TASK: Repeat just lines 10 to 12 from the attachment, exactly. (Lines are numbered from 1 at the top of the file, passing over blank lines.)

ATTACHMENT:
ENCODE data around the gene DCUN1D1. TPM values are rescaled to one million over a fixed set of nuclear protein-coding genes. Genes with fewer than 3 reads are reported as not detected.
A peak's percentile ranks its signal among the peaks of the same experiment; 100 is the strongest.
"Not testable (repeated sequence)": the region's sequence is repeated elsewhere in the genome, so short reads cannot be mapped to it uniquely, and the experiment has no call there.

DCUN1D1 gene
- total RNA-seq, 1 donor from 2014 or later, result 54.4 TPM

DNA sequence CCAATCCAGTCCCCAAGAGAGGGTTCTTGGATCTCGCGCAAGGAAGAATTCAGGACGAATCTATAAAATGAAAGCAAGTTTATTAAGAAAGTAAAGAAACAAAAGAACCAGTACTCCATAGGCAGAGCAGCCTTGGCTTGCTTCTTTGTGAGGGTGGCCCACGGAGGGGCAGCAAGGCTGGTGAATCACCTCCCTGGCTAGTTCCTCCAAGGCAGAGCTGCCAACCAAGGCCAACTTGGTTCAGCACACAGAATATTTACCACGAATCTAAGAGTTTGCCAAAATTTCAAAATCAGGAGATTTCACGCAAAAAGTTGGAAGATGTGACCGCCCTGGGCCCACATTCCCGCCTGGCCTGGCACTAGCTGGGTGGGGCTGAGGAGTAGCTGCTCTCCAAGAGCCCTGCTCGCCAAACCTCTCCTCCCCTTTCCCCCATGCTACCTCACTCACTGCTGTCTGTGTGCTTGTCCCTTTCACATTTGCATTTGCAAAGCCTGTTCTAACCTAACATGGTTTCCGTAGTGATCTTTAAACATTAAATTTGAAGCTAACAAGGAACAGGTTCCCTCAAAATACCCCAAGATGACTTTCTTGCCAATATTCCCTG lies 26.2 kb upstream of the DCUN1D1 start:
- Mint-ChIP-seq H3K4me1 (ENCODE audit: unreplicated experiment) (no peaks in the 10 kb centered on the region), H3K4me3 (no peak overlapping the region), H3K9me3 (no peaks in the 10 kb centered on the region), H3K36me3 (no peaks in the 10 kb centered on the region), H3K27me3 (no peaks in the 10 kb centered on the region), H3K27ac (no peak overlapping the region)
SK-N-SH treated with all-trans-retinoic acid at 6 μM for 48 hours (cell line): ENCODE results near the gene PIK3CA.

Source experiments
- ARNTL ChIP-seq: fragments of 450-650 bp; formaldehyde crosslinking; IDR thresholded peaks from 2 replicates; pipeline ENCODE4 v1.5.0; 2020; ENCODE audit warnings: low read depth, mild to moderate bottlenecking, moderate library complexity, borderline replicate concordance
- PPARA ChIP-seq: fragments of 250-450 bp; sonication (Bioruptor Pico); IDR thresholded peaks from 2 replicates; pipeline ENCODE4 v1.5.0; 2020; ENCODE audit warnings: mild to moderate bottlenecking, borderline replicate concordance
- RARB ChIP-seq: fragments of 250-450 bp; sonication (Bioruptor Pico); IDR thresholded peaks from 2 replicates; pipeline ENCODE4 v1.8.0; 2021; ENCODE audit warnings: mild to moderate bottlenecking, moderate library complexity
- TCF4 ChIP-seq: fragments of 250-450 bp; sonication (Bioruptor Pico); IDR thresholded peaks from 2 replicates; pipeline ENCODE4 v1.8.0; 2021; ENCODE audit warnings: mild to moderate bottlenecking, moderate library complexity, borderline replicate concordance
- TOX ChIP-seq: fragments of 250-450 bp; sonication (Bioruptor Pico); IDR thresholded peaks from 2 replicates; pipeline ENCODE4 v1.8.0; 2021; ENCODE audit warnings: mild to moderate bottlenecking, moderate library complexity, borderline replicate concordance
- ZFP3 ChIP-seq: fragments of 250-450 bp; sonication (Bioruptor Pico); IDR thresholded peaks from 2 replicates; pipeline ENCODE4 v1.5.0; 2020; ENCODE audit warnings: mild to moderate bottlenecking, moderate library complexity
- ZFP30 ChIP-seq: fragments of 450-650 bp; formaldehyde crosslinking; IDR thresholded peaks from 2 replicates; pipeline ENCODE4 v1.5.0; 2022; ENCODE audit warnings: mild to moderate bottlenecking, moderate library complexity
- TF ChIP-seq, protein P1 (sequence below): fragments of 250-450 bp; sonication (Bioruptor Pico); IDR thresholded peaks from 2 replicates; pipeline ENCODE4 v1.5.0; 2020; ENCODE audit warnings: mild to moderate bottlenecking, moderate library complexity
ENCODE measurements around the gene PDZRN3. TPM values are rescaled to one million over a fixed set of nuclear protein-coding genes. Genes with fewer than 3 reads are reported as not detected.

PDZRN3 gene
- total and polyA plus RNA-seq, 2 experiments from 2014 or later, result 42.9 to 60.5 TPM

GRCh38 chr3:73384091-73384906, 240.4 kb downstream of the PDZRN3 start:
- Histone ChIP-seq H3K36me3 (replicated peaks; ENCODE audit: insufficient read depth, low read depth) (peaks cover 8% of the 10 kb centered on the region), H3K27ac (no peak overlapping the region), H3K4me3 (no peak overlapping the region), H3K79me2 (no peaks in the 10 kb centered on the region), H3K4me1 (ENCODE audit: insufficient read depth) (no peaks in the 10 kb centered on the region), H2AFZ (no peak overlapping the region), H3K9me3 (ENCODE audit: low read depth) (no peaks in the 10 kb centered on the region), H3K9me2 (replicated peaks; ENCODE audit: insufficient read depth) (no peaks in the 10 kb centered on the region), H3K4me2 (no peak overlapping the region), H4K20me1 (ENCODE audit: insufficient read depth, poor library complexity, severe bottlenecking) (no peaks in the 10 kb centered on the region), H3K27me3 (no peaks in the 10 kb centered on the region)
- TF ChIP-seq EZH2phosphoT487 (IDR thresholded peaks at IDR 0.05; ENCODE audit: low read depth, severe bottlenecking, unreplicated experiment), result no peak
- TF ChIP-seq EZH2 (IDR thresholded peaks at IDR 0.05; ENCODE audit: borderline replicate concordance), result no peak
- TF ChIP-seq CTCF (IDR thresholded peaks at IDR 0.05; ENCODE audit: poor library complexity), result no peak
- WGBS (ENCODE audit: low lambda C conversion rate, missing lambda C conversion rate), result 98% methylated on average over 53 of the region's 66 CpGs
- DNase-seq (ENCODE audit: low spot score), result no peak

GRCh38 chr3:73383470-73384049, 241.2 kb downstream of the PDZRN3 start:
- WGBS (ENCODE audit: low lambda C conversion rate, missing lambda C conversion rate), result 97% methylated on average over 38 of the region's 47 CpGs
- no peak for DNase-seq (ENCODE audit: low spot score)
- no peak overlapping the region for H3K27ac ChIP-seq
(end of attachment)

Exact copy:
- ARNTL ChIP-seq: fragments of 450-650 bp; formaldehyde crosslinking; IDR thresholded peaks from 2 replicates; pipeline ENCODE4 v1.5.0; 2020; ENCODE audit warnings: low read depth, mild to moderate bottlenecking, moderate library complexity, borderline replicate concordance
- PPARA ChIP-seq: fragments of 250-450 bp; sonication (Bioruptor Pico); IDR thresholded peaks from 2 replicates; pipeline ENCODE4 v1.5.0; 2020; ENCODE audit warnings: mild to moderate bottlenecking, borderline replicate concordance
- RARB ChIP-seq: fragments of 250-450 bp; sonication (Bioruptor Pico); IDR thresholded peaks from 2 replicates; pipeline ENCODE4 v1.8.0; 2021; ENCODE audit warnings: mild to moderate bottlenecking, moderate library complexity